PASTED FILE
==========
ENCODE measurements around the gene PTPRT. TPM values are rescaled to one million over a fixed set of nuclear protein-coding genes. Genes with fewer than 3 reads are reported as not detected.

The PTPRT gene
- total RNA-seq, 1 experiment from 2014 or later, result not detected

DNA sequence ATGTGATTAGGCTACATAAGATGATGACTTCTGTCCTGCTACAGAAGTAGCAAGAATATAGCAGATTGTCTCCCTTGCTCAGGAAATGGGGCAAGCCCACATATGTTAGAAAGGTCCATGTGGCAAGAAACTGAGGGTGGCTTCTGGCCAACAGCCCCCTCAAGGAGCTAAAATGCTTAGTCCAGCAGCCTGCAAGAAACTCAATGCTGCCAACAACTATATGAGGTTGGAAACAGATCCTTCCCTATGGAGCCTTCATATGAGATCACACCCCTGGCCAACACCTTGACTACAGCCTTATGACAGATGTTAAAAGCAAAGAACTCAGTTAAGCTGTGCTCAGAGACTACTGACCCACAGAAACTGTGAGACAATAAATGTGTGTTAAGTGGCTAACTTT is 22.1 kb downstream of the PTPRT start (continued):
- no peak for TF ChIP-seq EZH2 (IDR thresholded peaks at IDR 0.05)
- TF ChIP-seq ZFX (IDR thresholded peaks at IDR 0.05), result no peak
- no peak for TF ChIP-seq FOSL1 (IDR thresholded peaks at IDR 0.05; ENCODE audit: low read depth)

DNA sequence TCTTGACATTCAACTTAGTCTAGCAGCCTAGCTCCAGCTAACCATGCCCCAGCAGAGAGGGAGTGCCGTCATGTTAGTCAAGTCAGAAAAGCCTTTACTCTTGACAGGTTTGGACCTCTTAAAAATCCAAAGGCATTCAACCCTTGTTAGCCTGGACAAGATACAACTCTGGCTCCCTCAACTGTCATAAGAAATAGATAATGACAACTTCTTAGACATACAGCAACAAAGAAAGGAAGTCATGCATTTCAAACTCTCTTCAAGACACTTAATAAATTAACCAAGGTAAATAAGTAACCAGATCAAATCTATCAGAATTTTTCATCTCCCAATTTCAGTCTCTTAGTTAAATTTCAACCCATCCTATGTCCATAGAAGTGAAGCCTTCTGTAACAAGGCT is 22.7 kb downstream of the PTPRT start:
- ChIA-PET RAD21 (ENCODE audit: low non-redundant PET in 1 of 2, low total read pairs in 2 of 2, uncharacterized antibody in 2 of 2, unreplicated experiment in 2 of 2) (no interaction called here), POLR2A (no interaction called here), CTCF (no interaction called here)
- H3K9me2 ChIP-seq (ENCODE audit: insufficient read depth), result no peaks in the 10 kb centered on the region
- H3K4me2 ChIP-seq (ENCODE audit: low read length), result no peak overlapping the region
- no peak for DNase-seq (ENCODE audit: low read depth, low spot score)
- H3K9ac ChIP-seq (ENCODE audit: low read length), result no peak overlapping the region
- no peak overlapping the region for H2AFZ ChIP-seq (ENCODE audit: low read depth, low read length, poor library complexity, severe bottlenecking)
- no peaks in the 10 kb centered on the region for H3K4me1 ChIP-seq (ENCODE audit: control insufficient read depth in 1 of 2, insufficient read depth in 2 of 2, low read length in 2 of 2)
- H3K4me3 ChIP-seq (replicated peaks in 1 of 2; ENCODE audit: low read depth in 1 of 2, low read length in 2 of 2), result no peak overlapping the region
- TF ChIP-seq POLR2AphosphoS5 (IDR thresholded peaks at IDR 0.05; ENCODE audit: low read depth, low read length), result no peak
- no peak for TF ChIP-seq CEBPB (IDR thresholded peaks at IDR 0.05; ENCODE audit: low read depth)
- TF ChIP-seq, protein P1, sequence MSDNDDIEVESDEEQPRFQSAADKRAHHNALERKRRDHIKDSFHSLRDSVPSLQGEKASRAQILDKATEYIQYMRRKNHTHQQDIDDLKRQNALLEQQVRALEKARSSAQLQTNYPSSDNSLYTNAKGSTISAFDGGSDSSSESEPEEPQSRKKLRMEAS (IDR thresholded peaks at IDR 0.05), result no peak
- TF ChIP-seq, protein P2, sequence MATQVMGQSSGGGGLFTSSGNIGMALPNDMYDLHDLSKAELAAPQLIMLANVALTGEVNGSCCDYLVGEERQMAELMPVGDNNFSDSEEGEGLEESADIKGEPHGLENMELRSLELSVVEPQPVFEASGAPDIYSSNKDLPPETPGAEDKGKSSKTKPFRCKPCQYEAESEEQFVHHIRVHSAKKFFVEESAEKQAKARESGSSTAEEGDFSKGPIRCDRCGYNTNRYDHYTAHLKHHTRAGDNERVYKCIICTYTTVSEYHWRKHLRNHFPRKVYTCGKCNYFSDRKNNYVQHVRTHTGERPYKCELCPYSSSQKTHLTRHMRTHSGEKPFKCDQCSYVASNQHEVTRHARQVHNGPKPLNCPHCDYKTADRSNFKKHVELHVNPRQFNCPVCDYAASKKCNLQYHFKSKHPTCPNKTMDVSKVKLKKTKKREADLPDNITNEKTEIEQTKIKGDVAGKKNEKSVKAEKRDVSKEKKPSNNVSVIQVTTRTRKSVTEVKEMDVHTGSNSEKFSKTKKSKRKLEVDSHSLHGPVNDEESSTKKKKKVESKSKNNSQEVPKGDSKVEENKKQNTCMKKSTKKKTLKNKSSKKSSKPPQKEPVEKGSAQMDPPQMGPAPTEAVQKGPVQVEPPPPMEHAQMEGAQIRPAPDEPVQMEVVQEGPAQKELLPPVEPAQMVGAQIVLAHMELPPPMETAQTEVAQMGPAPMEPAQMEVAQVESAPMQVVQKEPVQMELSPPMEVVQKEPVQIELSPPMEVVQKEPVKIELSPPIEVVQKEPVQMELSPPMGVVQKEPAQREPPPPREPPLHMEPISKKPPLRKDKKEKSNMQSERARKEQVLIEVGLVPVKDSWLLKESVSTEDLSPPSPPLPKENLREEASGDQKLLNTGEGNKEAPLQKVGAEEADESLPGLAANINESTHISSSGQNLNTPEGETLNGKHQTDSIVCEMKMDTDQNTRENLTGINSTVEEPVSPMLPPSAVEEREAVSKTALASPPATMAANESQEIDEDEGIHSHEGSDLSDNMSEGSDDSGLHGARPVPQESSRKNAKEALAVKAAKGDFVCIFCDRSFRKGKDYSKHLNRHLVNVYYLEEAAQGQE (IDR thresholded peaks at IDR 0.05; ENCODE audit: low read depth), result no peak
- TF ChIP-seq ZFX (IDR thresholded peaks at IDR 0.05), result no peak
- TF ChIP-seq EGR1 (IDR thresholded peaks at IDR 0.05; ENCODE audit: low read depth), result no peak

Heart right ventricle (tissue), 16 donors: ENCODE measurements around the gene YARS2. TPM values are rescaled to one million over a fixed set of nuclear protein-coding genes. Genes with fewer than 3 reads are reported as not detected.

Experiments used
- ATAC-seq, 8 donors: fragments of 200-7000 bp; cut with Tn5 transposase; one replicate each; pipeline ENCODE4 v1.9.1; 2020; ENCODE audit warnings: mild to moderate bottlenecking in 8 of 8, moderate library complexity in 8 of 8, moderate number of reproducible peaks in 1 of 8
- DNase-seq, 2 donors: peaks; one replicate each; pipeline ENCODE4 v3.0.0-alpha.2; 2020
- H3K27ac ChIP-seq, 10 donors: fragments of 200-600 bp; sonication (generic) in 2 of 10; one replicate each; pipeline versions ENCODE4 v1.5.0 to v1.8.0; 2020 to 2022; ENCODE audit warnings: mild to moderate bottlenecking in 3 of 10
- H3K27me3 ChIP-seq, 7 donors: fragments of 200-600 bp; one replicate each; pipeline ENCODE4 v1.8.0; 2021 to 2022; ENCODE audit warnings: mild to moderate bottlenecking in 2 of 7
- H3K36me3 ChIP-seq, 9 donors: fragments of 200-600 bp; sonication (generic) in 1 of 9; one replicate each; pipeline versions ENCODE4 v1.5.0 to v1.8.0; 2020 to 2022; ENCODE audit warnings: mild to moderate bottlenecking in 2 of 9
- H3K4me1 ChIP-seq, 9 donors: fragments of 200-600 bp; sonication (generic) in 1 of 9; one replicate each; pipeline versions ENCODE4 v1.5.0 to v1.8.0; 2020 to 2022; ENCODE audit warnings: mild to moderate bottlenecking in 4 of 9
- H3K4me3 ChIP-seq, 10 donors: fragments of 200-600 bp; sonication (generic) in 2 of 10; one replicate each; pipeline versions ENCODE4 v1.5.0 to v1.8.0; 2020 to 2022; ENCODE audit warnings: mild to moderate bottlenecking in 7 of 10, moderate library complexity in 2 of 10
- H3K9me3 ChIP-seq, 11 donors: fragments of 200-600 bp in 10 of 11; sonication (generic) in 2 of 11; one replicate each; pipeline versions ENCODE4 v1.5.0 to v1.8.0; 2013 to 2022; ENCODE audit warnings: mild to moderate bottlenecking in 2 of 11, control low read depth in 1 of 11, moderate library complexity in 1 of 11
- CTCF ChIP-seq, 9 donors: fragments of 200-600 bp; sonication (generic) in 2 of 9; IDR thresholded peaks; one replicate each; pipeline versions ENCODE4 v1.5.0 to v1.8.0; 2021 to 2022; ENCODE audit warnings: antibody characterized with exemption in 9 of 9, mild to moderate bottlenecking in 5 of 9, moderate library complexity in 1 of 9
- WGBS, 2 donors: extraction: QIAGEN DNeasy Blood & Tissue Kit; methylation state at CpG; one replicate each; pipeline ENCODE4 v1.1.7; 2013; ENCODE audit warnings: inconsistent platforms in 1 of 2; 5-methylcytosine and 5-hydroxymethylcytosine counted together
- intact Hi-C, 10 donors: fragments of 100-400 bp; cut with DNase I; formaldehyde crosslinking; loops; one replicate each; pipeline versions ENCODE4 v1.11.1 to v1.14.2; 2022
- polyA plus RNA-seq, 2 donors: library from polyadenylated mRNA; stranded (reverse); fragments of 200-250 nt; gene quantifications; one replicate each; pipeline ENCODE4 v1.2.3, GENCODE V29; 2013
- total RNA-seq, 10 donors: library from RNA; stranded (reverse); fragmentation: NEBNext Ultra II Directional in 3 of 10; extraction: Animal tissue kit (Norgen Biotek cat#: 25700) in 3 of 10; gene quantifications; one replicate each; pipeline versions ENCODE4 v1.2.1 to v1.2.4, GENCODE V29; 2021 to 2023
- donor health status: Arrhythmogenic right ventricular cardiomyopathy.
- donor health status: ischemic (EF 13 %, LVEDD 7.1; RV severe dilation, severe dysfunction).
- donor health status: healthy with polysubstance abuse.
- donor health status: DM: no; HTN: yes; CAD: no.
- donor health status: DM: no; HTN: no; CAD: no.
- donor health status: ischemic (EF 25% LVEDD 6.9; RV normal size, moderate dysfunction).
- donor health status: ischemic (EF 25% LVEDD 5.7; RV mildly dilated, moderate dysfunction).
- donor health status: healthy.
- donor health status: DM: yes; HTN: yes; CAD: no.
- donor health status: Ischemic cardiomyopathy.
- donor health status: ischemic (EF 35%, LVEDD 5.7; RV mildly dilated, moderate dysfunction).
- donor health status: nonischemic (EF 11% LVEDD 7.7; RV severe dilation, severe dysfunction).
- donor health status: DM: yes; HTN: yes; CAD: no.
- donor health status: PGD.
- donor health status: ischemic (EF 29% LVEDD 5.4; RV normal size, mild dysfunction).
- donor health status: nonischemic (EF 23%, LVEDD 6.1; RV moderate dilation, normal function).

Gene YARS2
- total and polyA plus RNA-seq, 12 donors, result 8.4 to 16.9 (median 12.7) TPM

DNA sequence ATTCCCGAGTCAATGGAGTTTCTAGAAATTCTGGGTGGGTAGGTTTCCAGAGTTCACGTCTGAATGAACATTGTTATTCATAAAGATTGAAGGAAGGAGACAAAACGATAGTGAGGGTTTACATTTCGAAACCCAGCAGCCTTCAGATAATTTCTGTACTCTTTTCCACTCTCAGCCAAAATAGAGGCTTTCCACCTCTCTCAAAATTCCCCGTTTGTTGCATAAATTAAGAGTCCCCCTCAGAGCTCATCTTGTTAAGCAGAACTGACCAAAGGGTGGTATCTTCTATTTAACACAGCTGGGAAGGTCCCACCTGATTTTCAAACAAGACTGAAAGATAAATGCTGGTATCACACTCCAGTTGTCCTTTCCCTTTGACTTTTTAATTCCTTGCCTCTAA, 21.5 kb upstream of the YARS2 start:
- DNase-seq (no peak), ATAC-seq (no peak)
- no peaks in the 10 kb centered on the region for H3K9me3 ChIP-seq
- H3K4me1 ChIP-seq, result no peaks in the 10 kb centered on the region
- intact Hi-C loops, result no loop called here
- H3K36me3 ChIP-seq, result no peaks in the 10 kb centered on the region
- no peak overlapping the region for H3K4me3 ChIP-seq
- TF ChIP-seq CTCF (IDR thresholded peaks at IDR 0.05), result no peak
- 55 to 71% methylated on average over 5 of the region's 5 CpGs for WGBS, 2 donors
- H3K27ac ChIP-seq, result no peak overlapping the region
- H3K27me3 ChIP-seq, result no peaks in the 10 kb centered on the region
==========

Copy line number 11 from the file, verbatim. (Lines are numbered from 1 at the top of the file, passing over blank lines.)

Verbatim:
- H3K4me2 ChIP-seq (ENCODE audit: low read length), result no peak overlapping the region